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Famine, remittances, and global justice

J. Matthew Hoye

World Development Perspectives, 2022, vol. 27, issue C

Abstract: Famine is not on the global justice theory agenda. Two plausible reasons explain why. First, that global justice theory has moved toward a concern with international justice and reforming existing international organizations and away from what was considered to be a question of global ethics. And second, that famine was influentially identified by Amartya Sen as question of the domestic political economy and thus indeed a domestic justice concern. However, the political economy of famine has changed: it has transnationalised. I argue that famine should be on the global justice theory agenda, but that to do so requires that global justice theory reform itself first. The argument unfolds in three steps. Initially, I diagnose the benefits and constraints of methodological nationalism in famine studies and global justice theorization. I then set out an exploratory case study of the transnationalisation of famine, focusing on Somalia and taking note of the role of remittances, transnational social and economic networks, the consequences of de-risking, and the emergence of cash-transfers programs. Finally, I consider in more normative depth the transnational entitlement map of famine including: (i) transnational remittance networks (not national safety nets); (ii) global financial regulation (beyond international law); and (iii) diaspora politics (not democracy), where the parenthetic juxtapositions signal dissimilarities with current thinking about famine and global justice.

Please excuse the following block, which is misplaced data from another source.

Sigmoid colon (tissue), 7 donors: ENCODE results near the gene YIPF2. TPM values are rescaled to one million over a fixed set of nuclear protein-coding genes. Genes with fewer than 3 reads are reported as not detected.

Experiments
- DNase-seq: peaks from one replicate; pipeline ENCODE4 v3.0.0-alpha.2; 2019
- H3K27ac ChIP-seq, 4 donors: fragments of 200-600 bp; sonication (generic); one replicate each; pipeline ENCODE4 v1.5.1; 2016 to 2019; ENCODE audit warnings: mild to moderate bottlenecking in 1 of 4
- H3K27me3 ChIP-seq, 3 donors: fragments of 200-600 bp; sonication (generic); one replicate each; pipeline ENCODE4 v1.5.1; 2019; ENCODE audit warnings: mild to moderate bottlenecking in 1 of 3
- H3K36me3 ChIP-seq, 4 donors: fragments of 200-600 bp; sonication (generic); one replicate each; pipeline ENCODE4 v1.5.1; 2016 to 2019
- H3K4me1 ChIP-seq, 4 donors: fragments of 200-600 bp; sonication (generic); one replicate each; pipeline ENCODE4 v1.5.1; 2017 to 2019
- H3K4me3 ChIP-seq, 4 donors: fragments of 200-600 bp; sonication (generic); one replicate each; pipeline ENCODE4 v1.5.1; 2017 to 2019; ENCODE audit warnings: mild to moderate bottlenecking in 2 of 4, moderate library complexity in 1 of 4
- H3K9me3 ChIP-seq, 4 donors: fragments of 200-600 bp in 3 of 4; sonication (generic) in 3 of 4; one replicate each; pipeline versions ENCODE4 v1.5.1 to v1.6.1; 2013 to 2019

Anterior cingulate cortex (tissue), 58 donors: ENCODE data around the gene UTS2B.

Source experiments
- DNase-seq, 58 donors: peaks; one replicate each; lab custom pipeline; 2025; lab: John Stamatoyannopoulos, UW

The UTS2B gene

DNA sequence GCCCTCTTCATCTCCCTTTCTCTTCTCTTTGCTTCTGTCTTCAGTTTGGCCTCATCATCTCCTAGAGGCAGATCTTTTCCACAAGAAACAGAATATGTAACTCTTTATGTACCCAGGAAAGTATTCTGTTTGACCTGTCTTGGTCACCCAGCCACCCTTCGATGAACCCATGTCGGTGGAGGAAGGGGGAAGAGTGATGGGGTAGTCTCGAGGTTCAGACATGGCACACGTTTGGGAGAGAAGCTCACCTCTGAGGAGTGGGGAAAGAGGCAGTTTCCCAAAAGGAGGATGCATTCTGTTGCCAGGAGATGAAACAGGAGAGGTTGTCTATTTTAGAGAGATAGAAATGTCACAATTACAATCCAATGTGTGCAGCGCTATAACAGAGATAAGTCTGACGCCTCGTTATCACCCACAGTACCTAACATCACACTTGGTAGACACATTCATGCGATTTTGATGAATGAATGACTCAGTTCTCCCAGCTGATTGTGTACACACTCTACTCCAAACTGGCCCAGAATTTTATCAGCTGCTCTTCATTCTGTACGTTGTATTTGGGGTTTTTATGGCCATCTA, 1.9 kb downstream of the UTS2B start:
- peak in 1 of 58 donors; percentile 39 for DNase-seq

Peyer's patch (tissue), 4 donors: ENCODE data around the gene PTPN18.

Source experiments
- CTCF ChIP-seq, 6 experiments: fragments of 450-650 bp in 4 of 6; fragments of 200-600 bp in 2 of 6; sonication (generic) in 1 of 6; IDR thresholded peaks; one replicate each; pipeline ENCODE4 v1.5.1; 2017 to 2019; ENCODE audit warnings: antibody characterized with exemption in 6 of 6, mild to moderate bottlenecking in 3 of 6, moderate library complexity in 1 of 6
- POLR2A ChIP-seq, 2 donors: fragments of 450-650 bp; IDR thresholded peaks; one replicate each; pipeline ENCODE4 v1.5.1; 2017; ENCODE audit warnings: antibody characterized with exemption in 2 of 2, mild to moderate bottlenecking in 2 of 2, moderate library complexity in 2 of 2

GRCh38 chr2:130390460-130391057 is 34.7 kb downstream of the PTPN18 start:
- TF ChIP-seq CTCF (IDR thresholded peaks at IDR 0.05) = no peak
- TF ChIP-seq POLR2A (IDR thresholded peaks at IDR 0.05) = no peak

Keywords: Global justice; Famine; Remittances; Somalia; Methodological nationalism; Transnationalism (search for similar items in EconPapers)
Date: 2022
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DOI: 10.1016/j.wdp.2022.100446

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